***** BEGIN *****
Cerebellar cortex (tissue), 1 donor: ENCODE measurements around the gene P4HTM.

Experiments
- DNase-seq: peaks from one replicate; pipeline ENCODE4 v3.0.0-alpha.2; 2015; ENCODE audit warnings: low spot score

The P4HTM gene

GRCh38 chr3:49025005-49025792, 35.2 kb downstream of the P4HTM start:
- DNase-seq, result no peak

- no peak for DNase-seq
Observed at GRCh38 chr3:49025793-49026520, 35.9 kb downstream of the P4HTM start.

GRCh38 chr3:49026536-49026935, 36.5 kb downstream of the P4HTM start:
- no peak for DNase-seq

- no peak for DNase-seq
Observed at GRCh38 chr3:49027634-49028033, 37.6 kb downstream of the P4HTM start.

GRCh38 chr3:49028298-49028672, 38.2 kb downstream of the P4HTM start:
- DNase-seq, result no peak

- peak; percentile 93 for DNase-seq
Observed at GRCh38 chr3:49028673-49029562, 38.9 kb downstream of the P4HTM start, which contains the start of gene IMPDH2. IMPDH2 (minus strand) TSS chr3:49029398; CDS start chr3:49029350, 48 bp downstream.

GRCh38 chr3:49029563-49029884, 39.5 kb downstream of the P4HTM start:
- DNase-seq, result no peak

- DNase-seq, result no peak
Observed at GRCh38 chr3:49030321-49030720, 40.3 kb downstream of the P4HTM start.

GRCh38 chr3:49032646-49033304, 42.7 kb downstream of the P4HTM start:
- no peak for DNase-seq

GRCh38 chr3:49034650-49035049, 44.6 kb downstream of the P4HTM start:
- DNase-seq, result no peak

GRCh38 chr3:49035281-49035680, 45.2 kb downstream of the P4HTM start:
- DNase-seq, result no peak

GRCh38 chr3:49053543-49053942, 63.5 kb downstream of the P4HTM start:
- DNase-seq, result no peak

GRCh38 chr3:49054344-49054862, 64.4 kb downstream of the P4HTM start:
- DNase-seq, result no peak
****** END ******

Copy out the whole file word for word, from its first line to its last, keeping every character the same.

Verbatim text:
Cerebellar cortex (tissue), 1 donor: ENCODE measurements around the gene P4HTM.

Experiments
- DNase-seq: peaks from one replicate; pipeline ENCODE4 v3.0.0-alpha.2; 2015; ENCODE audit warnings: low spot score

The P4HTM gene

GRCh38 chr3:49025005-49025792, 35.2 kb downstream of the P4HTM start:
- DNase-seq, result no peak

- no peak for DNase-seq
Observed at GRCh38 chr3:49025793-49026520, 35.9 kb downstream of the P4HTM start.

GRCh38 chr3:49026536-49026935, 36.5 kb downstream of the P4HTM start:
- no peak for DNase-seq

- no peak for DNase-seq
Observed at GRCh38 chr3:49027634-49028033, 37.6 kb downstream of the P4HTM start.

GRCh38 chr3:49028298-49028672, 38.2 kb downstream of the P4HTM start:
- DNase-seq, result no peak

- peak; percentile 93 for DNase-seq
Observed at GRCh38 chr3:49028673-49029562, 38.9 kb downstream of the P4HTM start, which contains the start of gene IMPDH2. IMPDH2 (minus strand) TSS chr3:49029398; CDS start chr3:49029350, 48 bp downstream.

GRCh38 chr3:49029563-49029884, 39.5 kb downstream of the P4HTM start:
- DNase-seq, result no peak

- DNase-seq, result no peak
Observed at GRCh38 chr3:49030321-49030720, 40.3 kb downstream of the P4HTM start.

GRCh38 chr3:49032646-49033304, 42.7 kb downstream of the P4HTM start:
- no peak for DNase-seq

GRCh38 chr3:49034650-49035049, 44.6 kb downstream of the P4HTM start:
- DNase-seq, result no peak

GRCh38 chr3:49035281-49035680, 45.2 kb downstream of the P4HTM start:
- DNase-seq, result no peak

GRCh38 chr3:49053543-49053942, 63.5 kb downstream of the P4HTM start:
- DNase-seq, result no peak

GRCh38 chr3:49054344-49054862, 64.4 kb downstream of the P4HTM start:
- DNase-seq, result no peak